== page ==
“The only country that this Congress is really excited about doing a free trade agreement with is Taiwan. So, what does that tell you?” McDaniel asks. “It tells you the number of non-economic reasons driving the U.S. trade policy agenda right now.”

For supply chains, McDaniel says the U.S. have an increased desire to try and wean itself off critical products — i.e., minerals, high-tech pieces and inputs, etc. 

“As the U.S. is trying to de-risk itself in China, China is now starting to publicly say they want to limit their reliance on imported food,” she says. “What does that mean for you? China is 20% of U.S. agriculture exports.”

McDaniel says throughout some of these challenges, there are opportunities, especially if you look at regional trade agreements like USMCA, the Indo-Pacific Economic Framework, and the U.S.-UK Trade Agreement, which will help economic framework and better the supply chains. 

Finally, in terms of other opportunities seed businesses need to be taking, DLF’s Dan Foor says it’s time to change sustainability from a buzzword to a reality in your business.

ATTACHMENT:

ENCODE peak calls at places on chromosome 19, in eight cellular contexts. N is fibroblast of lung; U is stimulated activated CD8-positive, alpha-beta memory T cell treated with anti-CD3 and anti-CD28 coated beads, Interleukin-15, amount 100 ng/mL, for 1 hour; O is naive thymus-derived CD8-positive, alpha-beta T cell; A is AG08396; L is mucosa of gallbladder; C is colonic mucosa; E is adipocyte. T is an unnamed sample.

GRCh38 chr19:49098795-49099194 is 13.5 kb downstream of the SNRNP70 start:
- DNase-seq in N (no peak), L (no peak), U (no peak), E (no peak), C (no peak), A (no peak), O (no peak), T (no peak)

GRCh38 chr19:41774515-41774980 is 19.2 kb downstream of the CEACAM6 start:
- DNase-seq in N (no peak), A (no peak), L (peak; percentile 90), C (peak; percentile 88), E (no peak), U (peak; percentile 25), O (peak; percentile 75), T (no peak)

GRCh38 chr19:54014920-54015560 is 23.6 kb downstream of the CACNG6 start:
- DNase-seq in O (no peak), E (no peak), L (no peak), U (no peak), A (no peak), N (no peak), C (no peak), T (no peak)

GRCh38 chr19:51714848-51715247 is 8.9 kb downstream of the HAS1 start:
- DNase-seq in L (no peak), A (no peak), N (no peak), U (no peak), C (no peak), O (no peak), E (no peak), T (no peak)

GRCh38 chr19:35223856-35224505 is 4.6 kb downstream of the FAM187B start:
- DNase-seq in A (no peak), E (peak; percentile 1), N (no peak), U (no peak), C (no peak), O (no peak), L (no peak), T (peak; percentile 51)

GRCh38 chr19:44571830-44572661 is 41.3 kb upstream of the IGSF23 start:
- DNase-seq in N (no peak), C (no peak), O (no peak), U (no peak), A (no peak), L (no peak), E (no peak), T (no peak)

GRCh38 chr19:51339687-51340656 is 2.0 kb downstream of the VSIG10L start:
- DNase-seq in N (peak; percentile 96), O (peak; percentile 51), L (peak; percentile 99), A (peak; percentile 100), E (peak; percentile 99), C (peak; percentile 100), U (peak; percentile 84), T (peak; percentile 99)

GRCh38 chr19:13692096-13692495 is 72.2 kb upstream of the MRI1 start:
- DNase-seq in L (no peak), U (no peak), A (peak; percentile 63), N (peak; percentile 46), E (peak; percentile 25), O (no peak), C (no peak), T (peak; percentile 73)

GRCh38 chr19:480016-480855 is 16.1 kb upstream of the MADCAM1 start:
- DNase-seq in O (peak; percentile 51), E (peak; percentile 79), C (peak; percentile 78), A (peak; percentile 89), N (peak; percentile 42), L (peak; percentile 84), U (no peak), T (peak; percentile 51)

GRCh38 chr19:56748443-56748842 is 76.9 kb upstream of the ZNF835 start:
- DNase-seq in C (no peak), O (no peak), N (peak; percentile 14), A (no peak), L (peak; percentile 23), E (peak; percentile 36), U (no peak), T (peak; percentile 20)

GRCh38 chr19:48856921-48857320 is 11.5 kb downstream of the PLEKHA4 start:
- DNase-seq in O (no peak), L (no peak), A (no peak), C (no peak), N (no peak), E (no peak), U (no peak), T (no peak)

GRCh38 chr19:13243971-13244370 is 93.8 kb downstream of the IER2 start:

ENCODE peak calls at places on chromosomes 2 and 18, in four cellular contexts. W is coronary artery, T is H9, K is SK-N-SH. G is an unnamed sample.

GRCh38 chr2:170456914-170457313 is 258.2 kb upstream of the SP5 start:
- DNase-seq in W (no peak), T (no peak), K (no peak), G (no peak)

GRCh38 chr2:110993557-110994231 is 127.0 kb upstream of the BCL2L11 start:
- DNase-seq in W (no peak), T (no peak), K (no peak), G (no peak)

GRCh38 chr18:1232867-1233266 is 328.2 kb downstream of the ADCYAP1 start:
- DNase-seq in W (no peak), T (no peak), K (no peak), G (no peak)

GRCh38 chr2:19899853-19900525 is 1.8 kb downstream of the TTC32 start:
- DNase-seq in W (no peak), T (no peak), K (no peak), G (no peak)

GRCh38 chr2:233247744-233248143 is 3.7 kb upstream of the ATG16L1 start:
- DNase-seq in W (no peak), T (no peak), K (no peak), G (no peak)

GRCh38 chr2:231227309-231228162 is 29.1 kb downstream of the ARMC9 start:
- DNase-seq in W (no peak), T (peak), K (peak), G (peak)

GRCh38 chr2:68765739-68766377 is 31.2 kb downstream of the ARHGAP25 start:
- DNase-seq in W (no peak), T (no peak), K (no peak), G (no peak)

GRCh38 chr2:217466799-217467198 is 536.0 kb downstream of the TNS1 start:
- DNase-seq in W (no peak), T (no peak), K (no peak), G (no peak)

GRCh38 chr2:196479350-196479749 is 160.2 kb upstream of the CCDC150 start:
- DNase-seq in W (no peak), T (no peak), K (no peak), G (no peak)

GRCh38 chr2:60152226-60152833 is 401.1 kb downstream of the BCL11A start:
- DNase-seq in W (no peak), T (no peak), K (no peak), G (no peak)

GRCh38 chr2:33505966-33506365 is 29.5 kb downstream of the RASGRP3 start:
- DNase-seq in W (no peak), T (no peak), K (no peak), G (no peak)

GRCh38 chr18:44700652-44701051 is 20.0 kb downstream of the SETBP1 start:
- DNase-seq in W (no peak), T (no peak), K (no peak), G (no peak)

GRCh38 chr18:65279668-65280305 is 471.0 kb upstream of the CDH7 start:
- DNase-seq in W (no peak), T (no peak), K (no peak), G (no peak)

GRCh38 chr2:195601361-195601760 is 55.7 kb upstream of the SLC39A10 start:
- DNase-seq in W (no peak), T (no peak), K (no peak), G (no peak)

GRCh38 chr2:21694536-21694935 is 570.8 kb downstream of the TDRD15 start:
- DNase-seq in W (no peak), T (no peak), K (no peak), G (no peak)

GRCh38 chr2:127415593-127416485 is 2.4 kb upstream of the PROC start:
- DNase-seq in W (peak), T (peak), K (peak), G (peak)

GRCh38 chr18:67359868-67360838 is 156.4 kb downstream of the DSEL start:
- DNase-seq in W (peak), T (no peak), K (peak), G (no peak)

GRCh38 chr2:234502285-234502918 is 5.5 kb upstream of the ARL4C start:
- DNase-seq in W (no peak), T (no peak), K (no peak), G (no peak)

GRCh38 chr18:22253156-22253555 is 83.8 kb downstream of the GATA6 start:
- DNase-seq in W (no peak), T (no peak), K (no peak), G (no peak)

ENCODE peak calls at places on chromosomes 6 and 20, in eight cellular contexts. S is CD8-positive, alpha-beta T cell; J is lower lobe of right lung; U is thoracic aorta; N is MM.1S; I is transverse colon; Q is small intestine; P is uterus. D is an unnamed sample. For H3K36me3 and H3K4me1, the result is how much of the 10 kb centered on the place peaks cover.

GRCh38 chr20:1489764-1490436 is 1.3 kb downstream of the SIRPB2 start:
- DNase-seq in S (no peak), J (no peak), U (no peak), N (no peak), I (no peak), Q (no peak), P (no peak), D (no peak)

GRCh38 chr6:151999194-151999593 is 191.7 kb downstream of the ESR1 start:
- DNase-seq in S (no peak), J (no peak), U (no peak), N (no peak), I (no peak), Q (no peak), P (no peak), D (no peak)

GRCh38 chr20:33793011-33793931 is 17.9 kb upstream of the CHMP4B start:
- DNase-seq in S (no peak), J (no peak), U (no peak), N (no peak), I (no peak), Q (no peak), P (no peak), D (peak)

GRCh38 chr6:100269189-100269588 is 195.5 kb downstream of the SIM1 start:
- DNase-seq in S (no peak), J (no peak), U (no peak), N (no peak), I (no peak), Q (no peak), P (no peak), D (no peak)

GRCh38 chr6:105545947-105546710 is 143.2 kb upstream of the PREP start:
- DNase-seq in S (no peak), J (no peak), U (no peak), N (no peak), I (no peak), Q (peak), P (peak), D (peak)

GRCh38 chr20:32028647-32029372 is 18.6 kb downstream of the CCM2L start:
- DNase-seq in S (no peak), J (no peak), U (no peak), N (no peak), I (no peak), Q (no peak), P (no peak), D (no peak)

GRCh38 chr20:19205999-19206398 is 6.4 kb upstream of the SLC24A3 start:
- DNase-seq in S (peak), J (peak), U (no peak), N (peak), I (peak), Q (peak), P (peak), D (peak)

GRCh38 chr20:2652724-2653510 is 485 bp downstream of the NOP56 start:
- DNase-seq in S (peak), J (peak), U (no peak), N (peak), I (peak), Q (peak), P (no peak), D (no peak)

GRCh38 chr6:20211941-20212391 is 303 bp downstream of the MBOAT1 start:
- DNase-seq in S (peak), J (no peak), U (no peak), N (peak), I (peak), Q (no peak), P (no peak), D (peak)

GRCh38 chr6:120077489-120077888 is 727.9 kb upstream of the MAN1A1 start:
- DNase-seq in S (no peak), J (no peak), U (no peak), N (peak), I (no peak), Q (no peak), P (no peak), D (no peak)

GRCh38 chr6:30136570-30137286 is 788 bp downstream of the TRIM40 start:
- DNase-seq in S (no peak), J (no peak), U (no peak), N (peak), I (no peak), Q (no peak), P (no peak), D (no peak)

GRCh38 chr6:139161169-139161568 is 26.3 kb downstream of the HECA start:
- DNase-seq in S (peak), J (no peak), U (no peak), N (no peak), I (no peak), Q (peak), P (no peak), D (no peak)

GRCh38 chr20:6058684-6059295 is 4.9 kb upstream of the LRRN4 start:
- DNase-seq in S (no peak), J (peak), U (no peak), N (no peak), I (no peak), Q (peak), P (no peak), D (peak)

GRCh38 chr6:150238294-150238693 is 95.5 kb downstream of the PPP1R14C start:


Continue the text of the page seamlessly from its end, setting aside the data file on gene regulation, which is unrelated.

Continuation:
“I think we can all agree, when we talk about sustainability, we’re in a better place,” Foor, senior vice president for distribution for the North American Strategic Business Unit of DLF North America. 

There are a few ways to do this, and change sustainability from just being an afterthought to being a forethought in your seed business. First, you must decide that you want to be more sustainable. Follow that up with education about sustainability, and then, take the plunge. 

A few of the higher-hanging fruit to grab in terms of sustainability are to start measuring your sustainability goals in terms of metrics and make sustainability part of your culture.

“It’s going to require a bit more effort and more of a deep dive into learning how we can really change some of those metrics and discover some things that might not be worth chasing,”‘ Foor says. “You’ll start getting an idea of where to make meaningful improvements.”

But you also need to think about sustainability foundationally in your business.

“How do you install sustainability into your culture? It’s one thing to talk about it, and another to act on it,” he says. 

Though its challenging, adding sustainability into your business is an opportunity to do more with less for the future.